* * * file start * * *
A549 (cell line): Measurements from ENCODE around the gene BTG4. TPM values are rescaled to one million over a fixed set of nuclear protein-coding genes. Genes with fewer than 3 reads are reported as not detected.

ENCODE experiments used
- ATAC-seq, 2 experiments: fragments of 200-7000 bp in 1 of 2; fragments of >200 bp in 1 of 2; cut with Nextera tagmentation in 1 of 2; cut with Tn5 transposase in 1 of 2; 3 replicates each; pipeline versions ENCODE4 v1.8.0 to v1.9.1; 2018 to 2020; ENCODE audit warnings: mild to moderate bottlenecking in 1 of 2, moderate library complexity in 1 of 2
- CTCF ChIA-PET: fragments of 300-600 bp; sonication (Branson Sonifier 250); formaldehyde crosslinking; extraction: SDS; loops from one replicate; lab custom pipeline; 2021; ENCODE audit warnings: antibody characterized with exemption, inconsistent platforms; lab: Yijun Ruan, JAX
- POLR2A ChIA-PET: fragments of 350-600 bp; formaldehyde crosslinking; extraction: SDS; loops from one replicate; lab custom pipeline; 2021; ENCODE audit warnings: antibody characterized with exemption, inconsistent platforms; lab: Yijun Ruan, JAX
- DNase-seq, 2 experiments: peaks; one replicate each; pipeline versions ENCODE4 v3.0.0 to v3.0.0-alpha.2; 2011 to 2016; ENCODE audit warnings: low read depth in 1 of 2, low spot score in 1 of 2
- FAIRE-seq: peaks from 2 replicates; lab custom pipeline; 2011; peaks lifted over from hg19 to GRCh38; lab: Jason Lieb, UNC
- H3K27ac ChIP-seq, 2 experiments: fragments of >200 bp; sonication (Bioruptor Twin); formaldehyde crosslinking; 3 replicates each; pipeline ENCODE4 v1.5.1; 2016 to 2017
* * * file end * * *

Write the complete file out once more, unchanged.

A549 (cell line): Measurements from ENCODE around the gene BTG4. TPM values are rescaled to one million over a fixed set of nuclear protein-coding genes. Genes with fewer than 3 reads are reported as not detected.

ENCODE experiments used
- ATAC-seq, 2 experiments: fragments of 200-7000 bp in 1 of 2; fragments of >200 bp in 1 of 2; cut with Nextera tagmentation in 1 of 2; cut with Tn5 transposase in 1 of 2; 3 replicates each; pipeline versions ENCODE4 v1.8.0 to v1.9.1; 2018 to 2020; ENCODE audit warnings: mild to moderate bottlenecking in 1 of 2, moderate library complexity in 1 of 2
- CTCF ChIA-PET: fragments of 300-600 bp; sonication (Branson Sonifier 250); formaldehyde crosslinking; extraction: SDS; loops from one replicate; lab custom pipeline; 2021; ENCODE audit warnings: antibody characterized with exemption, inconsistent platforms; lab: Yijun Ruan, JAX
- POLR2A ChIA-PET: fragments of 350-600 bp; formaldehyde crosslinking; extraction: SDS; loops from one replicate; lab custom pipeline; 2021; ENCODE audit warnings: antibody characterized with exemption, inconsistent platforms; lab: Yijun Ruan, JAX
- DNase-seq, 2 experiments: peaks; one replicate each; pipeline versions ENCODE4 v3.0.0 to v3.0.0-alpha.2; 2011 to 2016; ENCODE audit warnings: low read depth in 1 of 2, low spot score in 1 of 2
- FAIRE-seq: peaks from 2 replicates; lab custom pipeline; 2011; peaks lifted over from hg19 to GRCh38; lab: Jason Lieb, UNC
- H3K27ac ChIP-seq, 2 experiments: fragments of >200 bp; sonication (Bioruptor Twin); formaldehyde crosslinking; 3 replicates each; pipeline ENCODE4 v1.5.1; 2016 to 2017